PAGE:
N. Aspinall Federal Building & U.S. Courthouse Modernization|
Architect of Record
The Beck Group
1807 Ross Avenue, #500, Dallas, TX 75201
Westlake Reed Leskosky
1422 Euclid Avenue, #300, Cleveland, OH 44115
Location: Grand Junction, Colorado Design Build: June 2010
Construction Period: Mar 2011 to Jan 2013 Total Square Feet:
41,600 Site: .75 acre.
Number of Buildings: One.
Building Size: Basement, 10,400; first floor, 10,400; second
floor, 10,400; third floor, 10,400; total, 41,600 square feet.
Building Height: Basement, -11’; first floor, 15’4”; second
floor, 11’; each additional floor, 11’; floor to floor, 11’; penthouse,
9’; total, 53’.
Basic Construction Type: Renovation. Foundation: Existing.
Exterior Walls: Existing. Roof: Membrane. Floors:
Concrete, wood, existing. Interior Walls: Metal stud drywall.
Structural, Mechanical, Electrical, Plumbing Engineer
LEED/Sustainable Design Consultant: Westlake Reed Leskosky - 1422
Euclid Avenue, #300, Cleveland, OH 44115
Design Build Contractor: The Beck Group - 1001 17th Street,
#PL100, Denver, CO 80202
Construction Manager: Jacobs Technology, Inc. - 501 North
Broadway, St. Louis, MO 63102
Civil Engineer: Del-Mont Consultants, Inc. - 125 Colorado Avenue,
Montrose, CO 81401
Commissioning Agent: ME Group, Inc. - 707 17th Street, #3000,
Denver, CO 80202
Modernization of the Wayne Aspinall Federal Building and U.S. Courthouse
preserves historic character while transforming the landmark into one of
the most energy efficient federal buildings in the country.
The Design-Build approach acknowledged the federal government’s goal to
be carbon-neutral by 2030, and creates a “green proving ground”
demonstrating how to potentially make an existing historic building
perform at net-zero energy, 17 years ahead of schedule.
Funded by ARRA, the LEED® Platinum certified project transforms the 1918
structure into an innovative sustainable model. The design aims to be
GSA’s first Site Net-Zero Energy facility on the National Register.
Building Physics Analysis was used to study space thermal comfort,
natural ventilation, daylighting, envelope thermal performance,
renewable energy potential, and whole building energy performance. To
achieve net-zero energy goals, monitoring is critical, with building
performance monitored to occupant level. Lighting, receptacle use, HVAC
equipment loads, and carbon dioxide levels are monitored with data
integrated on a lobby dashboard. Surplus energy will be exported to the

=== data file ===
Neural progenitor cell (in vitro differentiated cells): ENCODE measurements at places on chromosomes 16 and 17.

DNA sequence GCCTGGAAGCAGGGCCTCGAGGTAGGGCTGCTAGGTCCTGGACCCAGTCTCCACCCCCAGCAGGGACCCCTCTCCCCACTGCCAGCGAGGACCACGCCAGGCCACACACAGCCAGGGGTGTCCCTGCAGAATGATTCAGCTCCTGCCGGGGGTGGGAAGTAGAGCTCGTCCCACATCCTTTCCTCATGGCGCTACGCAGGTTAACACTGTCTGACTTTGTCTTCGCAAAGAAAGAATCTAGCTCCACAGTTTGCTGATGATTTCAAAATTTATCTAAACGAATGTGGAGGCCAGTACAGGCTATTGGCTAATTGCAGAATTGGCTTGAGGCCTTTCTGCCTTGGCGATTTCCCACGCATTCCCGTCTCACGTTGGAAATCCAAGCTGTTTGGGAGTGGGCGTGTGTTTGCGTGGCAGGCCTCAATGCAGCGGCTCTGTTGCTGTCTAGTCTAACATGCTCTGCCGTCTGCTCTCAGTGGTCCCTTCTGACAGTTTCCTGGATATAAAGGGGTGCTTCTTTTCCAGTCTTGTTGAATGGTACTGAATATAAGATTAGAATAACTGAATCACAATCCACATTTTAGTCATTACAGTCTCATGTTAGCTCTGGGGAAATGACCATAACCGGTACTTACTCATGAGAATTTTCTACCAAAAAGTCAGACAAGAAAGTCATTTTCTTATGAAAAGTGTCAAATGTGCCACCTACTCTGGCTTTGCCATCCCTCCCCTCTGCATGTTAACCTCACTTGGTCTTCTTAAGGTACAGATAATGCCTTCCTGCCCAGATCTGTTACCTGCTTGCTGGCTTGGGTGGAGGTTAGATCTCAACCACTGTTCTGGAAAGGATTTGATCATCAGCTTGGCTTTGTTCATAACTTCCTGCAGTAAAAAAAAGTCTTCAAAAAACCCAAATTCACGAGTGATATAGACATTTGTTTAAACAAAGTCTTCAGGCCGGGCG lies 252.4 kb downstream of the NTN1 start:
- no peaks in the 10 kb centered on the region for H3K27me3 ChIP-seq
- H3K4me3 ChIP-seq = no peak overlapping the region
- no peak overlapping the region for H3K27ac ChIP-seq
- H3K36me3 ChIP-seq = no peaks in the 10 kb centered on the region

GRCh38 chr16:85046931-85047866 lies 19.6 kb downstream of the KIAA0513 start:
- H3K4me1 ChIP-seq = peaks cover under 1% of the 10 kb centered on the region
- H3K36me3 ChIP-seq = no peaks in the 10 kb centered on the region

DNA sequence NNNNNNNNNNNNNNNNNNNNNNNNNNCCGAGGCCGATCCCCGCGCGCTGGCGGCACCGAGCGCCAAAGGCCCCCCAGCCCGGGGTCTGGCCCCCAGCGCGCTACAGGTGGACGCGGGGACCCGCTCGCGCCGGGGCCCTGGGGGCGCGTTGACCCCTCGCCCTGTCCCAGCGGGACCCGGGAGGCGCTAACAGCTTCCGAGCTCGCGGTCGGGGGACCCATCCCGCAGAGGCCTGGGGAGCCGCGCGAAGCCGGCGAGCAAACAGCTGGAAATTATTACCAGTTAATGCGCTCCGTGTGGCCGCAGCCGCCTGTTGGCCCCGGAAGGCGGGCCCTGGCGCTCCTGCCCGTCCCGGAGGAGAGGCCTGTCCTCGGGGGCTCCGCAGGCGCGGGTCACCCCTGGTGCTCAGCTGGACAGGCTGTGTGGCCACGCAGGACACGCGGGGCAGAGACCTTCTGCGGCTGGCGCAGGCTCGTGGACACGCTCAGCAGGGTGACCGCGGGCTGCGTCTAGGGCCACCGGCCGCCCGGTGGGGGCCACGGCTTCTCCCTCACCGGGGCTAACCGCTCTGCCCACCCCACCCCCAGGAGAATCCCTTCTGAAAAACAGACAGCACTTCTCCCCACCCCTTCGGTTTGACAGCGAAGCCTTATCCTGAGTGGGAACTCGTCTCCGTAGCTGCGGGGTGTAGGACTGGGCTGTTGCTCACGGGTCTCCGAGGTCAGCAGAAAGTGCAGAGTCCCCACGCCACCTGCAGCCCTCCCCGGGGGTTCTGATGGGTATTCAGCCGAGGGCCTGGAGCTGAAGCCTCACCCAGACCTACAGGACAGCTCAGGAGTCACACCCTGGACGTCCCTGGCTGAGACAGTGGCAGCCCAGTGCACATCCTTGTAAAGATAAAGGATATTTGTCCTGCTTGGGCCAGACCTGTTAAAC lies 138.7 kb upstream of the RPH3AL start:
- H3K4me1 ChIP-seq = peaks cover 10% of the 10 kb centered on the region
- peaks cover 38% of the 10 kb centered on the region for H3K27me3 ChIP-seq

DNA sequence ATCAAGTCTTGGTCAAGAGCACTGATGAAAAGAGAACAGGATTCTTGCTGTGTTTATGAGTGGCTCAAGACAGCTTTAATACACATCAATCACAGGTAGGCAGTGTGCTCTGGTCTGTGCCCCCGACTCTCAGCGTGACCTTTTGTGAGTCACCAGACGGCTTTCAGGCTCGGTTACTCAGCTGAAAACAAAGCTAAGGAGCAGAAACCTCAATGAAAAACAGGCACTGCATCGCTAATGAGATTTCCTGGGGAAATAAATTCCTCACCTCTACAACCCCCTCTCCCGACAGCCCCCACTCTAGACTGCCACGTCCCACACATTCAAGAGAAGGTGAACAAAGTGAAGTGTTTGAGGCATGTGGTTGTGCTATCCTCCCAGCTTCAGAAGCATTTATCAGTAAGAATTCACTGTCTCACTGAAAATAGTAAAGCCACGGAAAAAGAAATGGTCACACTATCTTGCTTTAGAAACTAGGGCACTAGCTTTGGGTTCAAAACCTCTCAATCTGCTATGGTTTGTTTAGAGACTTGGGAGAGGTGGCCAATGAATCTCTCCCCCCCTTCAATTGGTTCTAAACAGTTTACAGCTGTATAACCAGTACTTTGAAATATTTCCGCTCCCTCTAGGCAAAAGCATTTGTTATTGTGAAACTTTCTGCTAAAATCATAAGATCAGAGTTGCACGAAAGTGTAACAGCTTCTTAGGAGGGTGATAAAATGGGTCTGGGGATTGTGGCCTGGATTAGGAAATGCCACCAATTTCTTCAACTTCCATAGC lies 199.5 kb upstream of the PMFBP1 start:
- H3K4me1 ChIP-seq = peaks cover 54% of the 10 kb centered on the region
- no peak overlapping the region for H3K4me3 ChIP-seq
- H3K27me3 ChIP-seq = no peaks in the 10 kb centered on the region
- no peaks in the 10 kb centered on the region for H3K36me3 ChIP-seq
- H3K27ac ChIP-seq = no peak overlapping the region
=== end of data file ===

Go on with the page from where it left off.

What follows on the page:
utility’s power grid.
Sustainable strategies include a roof canopy-mounted 123 kW photovoltaic
array (generating electricity on-site to power 15 average homes),
increased building insulation, and dedicated ventilation and variable
refrigerant flow systems with 32-well passive geo-exchange system for
heating and cooling. The building is on a highly restricted site, which
limited placement of photovoltaic system to rooftop application. The
roof was encumbered by elevator/stair penthouse and major HVAC
equipment. The residual un-shaded roof area was inadequate for the
quantity of photovoltaic equipment required to achieve Site Net-Zero
Energy, resulting in placement of photovoltaic panels atop a new,
elevated “canopy” with a very thin profile, whose underside is sheathed
in metal. Due to historic significance of the building’s exterior, the
canopy was set back as far as possible from the principal south facade
(allowing an array of un-shaded solar panels on the south side of the
original roof), and carefully positioned relative to classical west and
east facades. The project team’s early partnership with the City’s
Preservation Board aided in the City writing to SHPO to support the
proposed canopy and ramp design, ultimately allowing the team to move
forward. The relationship also helped GSA get approval to install 12 of
the geo-exchange wells in the City’s adjacent alleyways.
Originally designed under Treasury supervising architect Wetmore, the
three-story multi-use building houses U.S. District Courts and various
federal agencies. The project restores spatial experience and historic
character of lobby and public corridors, avoids exposed infrastructure,
and maintains high plaster ceilings through its circulation and at
perimeter wall of the historic shell. Lobby design includes replacement
of historic fixtures based on Wetmore’s design, restores historic
floors, and repurposes the west portion as both tenant and visitor
amenity. On upper floors, reconfiguration of (non-original) fire walls
and doors between elevator/stair lobby and corridors creates an open
layout and restores continuity in circulation present in the building’s
early life. A new security station and exterior accessible ramp were
added. Interior renovations include spaces occupied by governmental
agencies and comprehensive infrastructure replacement.
LEED® Points Achieved 86 Total
Energy & Atmosphere
Materials & Resources
Indoor Environmental Quality 13
Innovation & Design Process 5
Regional Priority Credits